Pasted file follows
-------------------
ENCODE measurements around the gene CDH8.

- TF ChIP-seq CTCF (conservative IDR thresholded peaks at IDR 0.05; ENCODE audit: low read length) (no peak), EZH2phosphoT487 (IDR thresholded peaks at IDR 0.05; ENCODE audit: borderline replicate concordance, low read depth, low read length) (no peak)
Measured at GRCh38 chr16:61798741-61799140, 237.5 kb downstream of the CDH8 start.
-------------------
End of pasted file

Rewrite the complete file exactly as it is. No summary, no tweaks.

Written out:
ENCODE measurements around the gene CDH8.

- TF ChIP-seq CTCF (conservative IDR thresholded peaks at IDR 0.05; ENCODE audit: low read length) (no peak), EZH2phosphoT487 (IDR thresholded peaks at IDR 0.05; ENCODE audit: borderline replicate concordance, low read depth, low read length) (no peak)
Measured at GRCh38 chr16:61798741-61799140, 237.5 kb downstream of the CDH8 start.